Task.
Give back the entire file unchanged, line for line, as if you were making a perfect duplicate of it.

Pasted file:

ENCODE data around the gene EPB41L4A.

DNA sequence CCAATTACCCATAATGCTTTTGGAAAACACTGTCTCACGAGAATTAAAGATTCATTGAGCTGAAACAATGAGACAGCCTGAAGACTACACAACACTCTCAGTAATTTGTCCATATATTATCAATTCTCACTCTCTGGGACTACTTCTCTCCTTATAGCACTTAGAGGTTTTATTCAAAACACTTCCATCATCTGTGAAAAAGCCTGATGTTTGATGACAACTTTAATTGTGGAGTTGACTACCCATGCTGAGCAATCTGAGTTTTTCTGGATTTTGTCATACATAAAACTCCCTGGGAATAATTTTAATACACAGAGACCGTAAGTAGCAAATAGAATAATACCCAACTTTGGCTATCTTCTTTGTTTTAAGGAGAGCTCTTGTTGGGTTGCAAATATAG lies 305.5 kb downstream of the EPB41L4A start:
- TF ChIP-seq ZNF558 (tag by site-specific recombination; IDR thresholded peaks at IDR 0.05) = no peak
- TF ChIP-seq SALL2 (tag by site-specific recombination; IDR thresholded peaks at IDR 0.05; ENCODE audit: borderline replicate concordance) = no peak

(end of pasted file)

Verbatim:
ENCODE data around the gene EPB41L4A.

DNA sequence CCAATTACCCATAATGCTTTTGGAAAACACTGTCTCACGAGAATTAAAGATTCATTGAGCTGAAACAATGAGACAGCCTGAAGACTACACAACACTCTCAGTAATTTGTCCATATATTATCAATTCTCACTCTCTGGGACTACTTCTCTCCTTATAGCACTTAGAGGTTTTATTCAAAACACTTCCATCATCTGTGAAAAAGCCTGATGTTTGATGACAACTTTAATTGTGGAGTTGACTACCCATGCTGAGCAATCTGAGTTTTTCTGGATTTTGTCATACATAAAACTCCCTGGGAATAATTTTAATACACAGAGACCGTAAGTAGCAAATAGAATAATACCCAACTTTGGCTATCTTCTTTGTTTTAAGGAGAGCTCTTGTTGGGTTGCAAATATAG lies 305.5 kb downstream of the EPB41L4A start:
- TF ChIP-seq ZNF558 (tag by site-specific recombination; IDR thresholded peaks at IDR 0.05) = no peak
- TF ChIP-seq SALL2 (tag by site-specific recombination; IDR thresholded peaks at IDR 0.05; ENCODE audit: borderline replicate concordance) = no peak